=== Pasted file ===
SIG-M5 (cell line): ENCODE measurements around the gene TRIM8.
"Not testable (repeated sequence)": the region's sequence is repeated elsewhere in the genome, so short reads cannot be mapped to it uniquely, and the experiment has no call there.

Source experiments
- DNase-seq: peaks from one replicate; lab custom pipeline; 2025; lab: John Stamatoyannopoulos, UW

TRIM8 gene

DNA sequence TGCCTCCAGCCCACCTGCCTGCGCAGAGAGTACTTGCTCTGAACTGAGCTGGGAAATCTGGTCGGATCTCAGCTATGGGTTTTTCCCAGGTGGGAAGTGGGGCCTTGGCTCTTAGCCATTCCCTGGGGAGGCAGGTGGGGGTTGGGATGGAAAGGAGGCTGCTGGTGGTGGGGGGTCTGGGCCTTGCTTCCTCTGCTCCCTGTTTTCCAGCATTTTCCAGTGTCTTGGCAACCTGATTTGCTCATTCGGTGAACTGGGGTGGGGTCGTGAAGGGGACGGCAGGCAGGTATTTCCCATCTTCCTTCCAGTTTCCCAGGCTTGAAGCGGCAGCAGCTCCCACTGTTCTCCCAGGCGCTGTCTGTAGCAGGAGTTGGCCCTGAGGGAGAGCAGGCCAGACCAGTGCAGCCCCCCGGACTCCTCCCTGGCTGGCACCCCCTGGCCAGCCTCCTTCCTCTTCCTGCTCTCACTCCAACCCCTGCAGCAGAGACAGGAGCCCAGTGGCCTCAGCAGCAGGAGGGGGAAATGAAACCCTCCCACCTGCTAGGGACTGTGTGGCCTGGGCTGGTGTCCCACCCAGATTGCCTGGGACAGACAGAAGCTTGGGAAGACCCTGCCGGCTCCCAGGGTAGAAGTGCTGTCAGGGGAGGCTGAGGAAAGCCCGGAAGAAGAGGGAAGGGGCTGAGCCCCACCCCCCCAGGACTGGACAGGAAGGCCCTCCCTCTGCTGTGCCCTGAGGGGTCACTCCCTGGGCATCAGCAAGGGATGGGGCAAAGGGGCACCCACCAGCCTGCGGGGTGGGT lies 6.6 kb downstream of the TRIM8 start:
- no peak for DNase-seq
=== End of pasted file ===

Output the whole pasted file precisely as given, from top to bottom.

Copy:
SIG-M5 (cell line): ENCODE measurements around the gene TRIM8.
"Not testable (repeated sequence)": the region's sequence is repeated elsewhere in the genome, so short reads cannot be mapped to it uniquely, and the experiment has no call there.

Source experiments
- DNase-seq: peaks from one replicate; lab custom pipeline; 2025; lab: John Stamatoyannopoulos, UW

TRIM8 gene

DNA sequence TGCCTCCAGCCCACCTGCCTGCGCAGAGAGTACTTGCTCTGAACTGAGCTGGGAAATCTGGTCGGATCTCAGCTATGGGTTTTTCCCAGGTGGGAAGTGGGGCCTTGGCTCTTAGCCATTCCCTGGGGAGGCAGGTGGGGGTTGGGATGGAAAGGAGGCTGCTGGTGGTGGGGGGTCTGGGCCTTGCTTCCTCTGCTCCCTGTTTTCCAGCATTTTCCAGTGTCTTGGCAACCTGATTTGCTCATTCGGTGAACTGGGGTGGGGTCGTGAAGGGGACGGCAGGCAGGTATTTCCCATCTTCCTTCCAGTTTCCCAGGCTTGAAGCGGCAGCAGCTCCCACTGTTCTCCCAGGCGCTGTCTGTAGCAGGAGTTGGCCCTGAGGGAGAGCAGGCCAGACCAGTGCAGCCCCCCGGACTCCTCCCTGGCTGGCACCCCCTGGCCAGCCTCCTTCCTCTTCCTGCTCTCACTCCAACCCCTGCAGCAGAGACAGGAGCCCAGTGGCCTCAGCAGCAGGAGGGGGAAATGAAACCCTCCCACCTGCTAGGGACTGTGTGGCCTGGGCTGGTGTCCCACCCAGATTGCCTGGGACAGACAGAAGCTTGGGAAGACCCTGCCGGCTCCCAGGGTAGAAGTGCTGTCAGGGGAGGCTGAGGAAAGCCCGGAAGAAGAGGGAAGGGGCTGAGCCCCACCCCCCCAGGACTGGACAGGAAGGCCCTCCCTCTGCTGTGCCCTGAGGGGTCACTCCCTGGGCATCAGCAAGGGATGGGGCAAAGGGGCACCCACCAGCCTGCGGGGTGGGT lies 6.6 kb downstream of the TRIM8 start:
- no peak for DNase-seq